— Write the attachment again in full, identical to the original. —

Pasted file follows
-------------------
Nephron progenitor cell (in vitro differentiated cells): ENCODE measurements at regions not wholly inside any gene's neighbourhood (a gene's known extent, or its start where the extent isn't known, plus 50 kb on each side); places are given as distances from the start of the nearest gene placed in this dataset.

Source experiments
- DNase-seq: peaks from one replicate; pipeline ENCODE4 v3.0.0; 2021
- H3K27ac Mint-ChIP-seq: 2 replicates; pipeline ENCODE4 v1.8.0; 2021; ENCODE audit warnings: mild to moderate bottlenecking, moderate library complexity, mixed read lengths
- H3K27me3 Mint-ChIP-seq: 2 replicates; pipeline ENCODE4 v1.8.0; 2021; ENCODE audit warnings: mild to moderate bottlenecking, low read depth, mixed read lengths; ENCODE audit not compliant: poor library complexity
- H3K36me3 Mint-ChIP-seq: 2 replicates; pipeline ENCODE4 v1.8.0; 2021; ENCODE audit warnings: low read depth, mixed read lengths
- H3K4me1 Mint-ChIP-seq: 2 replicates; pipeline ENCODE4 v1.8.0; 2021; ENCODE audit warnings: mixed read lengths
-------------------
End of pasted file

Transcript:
Nephron progenitor cell (in vitro differentiated cells): ENCODE measurements at regions not wholly inside any gene's neighbourhood (a gene's known extent, or its start where the extent isn't known, plus 50 kb on each side); places are given as distances from the start of the nearest gene placed in this dataset.

Source experiments
- DNase-seq: peaks from one replicate; pipeline ENCODE4 v3.0.0; 2021
- H3K27ac Mint-ChIP-seq: 2 replicates; pipeline ENCODE4 v1.8.0; 2021; ENCODE audit warnings: mild to moderate bottlenecking, moderate library complexity, mixed read lengths
- H3K27me3 Mint-ChIP-seq: 2 replicates; pipeline ENCODE4 v1.8.0; 2021; ENCODE audit warnings: mild to moderate bottlenecking, low read depth, mixed read lengths; ENCODE audit not compliant: poor library complexity
- H3K36me3 Mint-ChIP-seq: 2 replicates; pipeline ENCODE4 v1.8.0; 2021; ENCODE audit warnings: low read depth, mixed read lengths
- H3K4me1 Mint-ChIP-seq: 2 replicates; pipeline ENCODE4 v1.8.0; 2021; ENCODE audit warnings: mixed read lengths